If you want to concentrate on a method to use in-house, and you already have an accurate router or engraver, you can use the "raster" method. Or, you can purchase a specially designed thermoforming press with which you can produce molded signs. Either of these is probably the easiest way to produce Braille that is accurate, and is domed or rounded. They will also produce raised characters that are beveled or even, in the case of thermoforming, rounded, so they are exceptionally easy to read by touch. "Raster" method signs with applique-applied characters will be the most economical. However, if they are going to stand up to attempts to remove the characters or pop out the Braille, they must be made using top-grade adhesives, and fabricators must take extra steps, with tight quality control. Thermoformed signs will not have those issues.
Purchasing equipment to use photopolymer plates for signs is another option. To produce rounded or domed Braille, you must take extra steps both in preparation of the artwork, and in the final etching process. And, of course, this is water based etching, so even the most carefully produced sign is susceptible to moisture damage and must be protected with high-quality paint. However, designers do like photopolymer signs, and if you choose not to produce them in house, you may want to locate a reputable wholesale supplier.
There are other methods out there as well. Signs can now actually be printed using 3-D techniques, and of course you can purchase sand carved and metal signs. Although they are one-piece, they must be surface painted. It is almost impossible to create rounded Braille by blasting the dots, and producing them on a metal sign take special artwork and skill. However, some clients insist on metal for the longevity.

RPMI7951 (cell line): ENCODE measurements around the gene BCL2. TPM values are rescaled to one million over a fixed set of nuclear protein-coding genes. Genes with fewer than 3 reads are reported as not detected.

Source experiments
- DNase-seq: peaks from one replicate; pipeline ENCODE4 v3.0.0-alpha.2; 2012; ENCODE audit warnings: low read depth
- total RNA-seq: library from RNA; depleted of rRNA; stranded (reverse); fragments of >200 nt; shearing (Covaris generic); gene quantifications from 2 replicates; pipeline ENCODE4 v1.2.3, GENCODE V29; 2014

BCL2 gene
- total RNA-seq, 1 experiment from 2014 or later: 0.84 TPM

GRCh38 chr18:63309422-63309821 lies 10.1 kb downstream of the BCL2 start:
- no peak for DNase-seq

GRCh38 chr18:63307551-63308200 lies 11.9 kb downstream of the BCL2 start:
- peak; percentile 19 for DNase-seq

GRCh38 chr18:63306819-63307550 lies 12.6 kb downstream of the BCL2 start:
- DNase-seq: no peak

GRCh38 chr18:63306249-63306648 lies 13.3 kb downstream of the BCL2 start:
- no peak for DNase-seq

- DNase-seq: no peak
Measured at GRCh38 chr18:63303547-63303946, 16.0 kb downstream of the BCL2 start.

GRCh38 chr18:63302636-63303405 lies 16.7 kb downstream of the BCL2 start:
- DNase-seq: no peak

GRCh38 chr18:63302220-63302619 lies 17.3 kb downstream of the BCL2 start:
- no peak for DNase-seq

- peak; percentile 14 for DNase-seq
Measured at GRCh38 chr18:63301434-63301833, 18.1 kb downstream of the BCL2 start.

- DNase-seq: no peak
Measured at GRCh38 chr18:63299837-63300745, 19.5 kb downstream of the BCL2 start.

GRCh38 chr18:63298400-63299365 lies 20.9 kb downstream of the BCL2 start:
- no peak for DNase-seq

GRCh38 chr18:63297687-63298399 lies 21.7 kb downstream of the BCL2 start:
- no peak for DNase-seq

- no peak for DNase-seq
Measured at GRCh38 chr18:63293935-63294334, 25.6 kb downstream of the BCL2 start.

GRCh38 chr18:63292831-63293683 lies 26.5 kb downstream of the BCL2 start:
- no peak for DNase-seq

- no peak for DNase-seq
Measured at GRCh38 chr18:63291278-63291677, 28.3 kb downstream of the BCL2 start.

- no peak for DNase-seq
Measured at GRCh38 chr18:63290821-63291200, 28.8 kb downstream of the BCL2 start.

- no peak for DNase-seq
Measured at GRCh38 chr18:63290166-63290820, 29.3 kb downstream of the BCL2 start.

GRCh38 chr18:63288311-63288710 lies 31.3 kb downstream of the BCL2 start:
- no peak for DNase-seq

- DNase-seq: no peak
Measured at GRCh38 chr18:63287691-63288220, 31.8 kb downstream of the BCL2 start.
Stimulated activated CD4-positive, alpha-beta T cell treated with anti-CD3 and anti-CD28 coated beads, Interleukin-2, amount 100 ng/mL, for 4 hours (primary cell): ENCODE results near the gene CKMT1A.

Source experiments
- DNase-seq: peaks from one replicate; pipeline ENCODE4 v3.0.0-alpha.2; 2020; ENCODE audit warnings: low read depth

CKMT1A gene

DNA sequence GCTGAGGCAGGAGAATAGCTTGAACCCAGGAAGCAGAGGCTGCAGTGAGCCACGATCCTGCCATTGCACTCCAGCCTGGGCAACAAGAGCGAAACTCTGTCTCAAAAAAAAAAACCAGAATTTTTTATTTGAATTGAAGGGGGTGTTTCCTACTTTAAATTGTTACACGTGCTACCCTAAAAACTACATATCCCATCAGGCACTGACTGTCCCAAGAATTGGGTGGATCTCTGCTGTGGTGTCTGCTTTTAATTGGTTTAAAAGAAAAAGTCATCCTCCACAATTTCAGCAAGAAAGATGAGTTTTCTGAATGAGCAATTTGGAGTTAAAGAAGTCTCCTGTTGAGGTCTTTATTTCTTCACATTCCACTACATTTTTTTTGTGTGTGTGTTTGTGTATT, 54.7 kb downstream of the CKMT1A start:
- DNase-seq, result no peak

So now you have chosen a fabrication method, you have researched the equipment costs. Next you should look at design considerations. Many orders will come to you with the designs already included. Many sign shops follow client designs—legally compliant or not—without question or comment. Why turn away good money? However, that is not always the best policy.
Our answer is to present ourselves as professional experts, rather than just another "sign shop." We try our best not to lecture, but we try to tactfully inform our clients of the law, so they can avoid the risk of complaints, costly re-dos and potential lawsuits. Sign clients will appreciate how easily their customers and visitors can find their way around.
We remind our clients that, although they may not see many people who are obviously blind, with white canes or guide dogs, they probably have many visitors who are getting older, and have reduced vision, hearing and mobility, along with people who are color blind, and therefore need signs that have good light to dark contrast and easy to read letter styles. When you point out all these facts, many clients are ready to accept your suggestions about how their designs can be improved, usually with just a few minor changes.
Another selling point comes courtesy of the 2010 ADA Standards. Because there are now some choices of mounting height, an existing visual sign can be retrofitted by adding a new tactile sign. If the visual sign is already compliant, use the new standards that allow two separate signs, one visual and one tactile. If silver is an issue, hide the tactile text and Braille in a silver footer.
We are always ready with drawings and actual samples of attractive signs that do follow the rules and will look good in their buildings.
When clients see you as someone who is authoritative and helpful, and who doesn't just want to fill their building with ugly and obtrusive signs—always blue and white no matter what their carefully done decor is—they are often very receptive, and you will become their "go-to" sign company, not one of a dozen indistinguishable suppliers with no value added to your product.
As you learn more about ADA signs and become the local expert, there may be new opportunities, such as charging for sign surveys, or to writing plans and specifications. That puts you in a good position to also become the manufacturer of choice. As more and more states become aware of the ADA rules, and start enforcement, you can find more and more opportunities to join others benefiting from this niche market, where doing good for those with disabilities also means doing well.